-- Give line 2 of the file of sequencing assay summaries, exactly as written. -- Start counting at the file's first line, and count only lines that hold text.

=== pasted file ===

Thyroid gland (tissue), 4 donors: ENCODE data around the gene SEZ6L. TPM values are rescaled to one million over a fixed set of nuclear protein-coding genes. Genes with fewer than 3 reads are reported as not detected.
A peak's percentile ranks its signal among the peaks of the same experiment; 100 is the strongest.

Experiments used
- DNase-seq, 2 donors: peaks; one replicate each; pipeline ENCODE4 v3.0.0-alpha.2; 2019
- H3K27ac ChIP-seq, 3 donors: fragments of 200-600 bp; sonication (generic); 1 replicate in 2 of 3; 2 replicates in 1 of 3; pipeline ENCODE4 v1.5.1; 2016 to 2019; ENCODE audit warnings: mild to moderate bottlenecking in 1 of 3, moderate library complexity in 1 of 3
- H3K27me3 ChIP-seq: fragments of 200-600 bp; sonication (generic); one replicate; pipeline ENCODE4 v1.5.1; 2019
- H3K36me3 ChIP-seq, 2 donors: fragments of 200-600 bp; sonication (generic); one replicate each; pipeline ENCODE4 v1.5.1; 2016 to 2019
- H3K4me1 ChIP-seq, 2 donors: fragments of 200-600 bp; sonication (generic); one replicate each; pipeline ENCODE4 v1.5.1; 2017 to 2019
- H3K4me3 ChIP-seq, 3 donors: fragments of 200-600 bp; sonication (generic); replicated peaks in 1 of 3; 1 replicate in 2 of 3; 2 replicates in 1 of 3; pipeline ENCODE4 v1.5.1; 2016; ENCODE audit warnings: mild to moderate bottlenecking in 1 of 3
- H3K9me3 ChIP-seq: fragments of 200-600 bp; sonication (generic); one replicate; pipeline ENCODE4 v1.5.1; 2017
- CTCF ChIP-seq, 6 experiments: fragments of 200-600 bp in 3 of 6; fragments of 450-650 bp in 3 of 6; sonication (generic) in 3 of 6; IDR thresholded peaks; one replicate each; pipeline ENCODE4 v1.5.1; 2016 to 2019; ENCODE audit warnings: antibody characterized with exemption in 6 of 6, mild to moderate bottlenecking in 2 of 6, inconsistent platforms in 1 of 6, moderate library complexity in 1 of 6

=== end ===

A peak's percentile ranks its signal among the peaks of the same experiment; 100 is the strongest.